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Unclaimed SNAP Money Could Curb Hunger, Stimulate Economy

July 14, 2010

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What we used to know as the food stamp program is now called SNAP--the Supplemental Nutrition Assistance Program. It's money the government allocates to the states to help assist families living in the vicinity of the poverty line. But a great deal of that money goes unclaimed for a number of reasons, most notably the fact that a lot of people are unaware of their eligibility.

Jeremy Everett is the director of the Texas Hunger Initiative at Baylor, an agency working to eradicate food insecurity by 2015. He says this lack of awareness comes from a number of areas, including a misnomer about who is eligible. It's not only for the unemployed or very poor, and the stereotype of the deadbeat doesn't fit. People living within 185% of the poverty line are eligible, meaning working families can take advantage of the program that is designed to help them purchase more nutritious food. Texans may recognize this program as The Lone Star Card. This certainly falls under Everett's sphere of interest at the Texas Hunger Initiative. But it goes beyond that. When eligible residents make use of the funds, it has a major impact on the local economy.

Alexis Weaver, director of community development at the Greater Waco Chamber of Commerce, worked with Everett and is spearheading the issue for the chamber. She serves on the local Food Planning Association, an official group working with the Texas Hunger Initiative recognized by the state. She is working on an 18 month campaign designed to, among other things, raise awareness and claim the funds for the greater Waco area.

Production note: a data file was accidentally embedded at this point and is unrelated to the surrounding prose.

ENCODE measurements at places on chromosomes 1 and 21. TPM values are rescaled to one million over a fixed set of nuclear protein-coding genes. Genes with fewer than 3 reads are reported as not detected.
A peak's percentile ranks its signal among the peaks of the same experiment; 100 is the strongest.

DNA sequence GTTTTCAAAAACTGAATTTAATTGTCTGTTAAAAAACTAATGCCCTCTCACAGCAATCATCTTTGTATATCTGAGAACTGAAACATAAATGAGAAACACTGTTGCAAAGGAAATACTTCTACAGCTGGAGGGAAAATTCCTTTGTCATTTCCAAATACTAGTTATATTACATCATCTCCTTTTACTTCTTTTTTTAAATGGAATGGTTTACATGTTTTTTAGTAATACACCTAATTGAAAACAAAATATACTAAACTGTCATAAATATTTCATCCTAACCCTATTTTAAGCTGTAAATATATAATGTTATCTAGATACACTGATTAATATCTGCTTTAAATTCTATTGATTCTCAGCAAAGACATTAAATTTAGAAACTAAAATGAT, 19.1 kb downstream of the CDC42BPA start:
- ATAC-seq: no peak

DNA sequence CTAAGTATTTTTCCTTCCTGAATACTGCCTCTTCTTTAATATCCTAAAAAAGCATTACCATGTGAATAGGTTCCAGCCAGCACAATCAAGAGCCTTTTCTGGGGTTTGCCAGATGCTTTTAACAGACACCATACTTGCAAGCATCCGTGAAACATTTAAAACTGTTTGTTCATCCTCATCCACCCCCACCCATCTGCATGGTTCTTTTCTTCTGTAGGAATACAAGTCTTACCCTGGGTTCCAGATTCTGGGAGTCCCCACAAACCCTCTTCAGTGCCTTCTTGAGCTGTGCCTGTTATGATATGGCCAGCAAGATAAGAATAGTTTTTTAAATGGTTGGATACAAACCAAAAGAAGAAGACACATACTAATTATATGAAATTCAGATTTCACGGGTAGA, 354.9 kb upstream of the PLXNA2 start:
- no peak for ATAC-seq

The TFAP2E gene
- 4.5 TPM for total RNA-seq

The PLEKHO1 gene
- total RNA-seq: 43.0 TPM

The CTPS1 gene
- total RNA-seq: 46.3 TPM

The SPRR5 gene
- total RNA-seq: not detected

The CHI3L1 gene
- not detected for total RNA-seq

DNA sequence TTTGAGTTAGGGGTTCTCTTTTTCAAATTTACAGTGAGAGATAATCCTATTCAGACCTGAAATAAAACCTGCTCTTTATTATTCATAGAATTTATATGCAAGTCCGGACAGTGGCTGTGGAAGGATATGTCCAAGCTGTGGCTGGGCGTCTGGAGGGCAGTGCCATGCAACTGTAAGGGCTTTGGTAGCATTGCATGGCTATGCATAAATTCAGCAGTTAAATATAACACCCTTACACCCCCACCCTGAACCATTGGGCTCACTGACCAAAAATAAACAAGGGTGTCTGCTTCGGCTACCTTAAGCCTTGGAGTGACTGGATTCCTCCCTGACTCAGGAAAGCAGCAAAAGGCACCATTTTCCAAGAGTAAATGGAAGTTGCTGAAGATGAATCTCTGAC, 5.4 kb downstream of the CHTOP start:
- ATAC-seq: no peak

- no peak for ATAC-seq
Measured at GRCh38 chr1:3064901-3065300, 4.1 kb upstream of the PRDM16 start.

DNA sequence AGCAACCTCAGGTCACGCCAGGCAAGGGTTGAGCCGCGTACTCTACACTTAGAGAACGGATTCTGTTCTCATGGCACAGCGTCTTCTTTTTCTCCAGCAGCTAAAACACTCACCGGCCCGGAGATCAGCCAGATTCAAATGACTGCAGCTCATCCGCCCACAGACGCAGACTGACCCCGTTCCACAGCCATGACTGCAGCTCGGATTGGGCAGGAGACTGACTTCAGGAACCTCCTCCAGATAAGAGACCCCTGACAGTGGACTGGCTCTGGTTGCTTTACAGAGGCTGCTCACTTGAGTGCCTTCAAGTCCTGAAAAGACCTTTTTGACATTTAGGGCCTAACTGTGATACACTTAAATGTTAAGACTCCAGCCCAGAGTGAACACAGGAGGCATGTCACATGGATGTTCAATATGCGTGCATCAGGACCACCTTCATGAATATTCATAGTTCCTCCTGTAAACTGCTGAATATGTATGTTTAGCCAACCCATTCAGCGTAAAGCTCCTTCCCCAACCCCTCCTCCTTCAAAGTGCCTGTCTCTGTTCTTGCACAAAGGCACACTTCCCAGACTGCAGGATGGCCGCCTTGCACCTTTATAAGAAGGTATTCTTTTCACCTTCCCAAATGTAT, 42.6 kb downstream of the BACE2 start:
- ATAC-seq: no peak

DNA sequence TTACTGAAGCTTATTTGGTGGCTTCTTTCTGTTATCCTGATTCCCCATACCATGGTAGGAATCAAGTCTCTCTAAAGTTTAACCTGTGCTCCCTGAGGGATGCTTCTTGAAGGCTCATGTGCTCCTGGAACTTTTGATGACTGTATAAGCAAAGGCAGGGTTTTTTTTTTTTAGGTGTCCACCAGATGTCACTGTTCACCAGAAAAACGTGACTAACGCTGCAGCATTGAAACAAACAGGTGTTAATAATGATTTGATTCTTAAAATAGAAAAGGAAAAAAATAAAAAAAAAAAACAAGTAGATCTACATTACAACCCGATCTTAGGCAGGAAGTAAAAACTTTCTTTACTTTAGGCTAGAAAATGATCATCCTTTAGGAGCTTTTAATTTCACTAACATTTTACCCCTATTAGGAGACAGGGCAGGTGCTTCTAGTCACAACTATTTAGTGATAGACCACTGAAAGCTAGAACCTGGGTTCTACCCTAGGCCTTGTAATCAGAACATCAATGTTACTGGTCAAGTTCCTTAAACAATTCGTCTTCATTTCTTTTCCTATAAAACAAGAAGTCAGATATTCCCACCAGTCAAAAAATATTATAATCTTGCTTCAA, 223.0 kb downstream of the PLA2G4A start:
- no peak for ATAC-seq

Again, it may seem strange for a local chamber of commerce to be looking to drive up numbers of people on government assistance. There's sometimes a stigma there that the groups are jointly looking to eradicate. They're also looking to make the process of dealing with the government red tape to get the Lone Star Card more manageable, and have made strides already.

Weaver says the the Food Planning Association of which the chamber and the hunger initiative are a part needs input from all aspects of the community. In the coming months, they're laying the foundation and doing the groundwork to market the availability of these funds to those eligible, a tangible benefit to families each month. But they're asking residents to imagine the broader community impact beyond the 50 million dollars left on the table.

Jeremy Everett explains what he has seen happen in low-income neighborhoods in other cities when the government funds are used and applies it to East Waco. It may seem a long way off for a grocery in East Waco, but that could be a benefit down the line. In the meantime, the chamber, the city, and the Texas Hunger Initiative are working for both humanitarian and economic benefits--eradicating hunger, while lifting the bottom line. For KWBU news, I'm Derek Smith.



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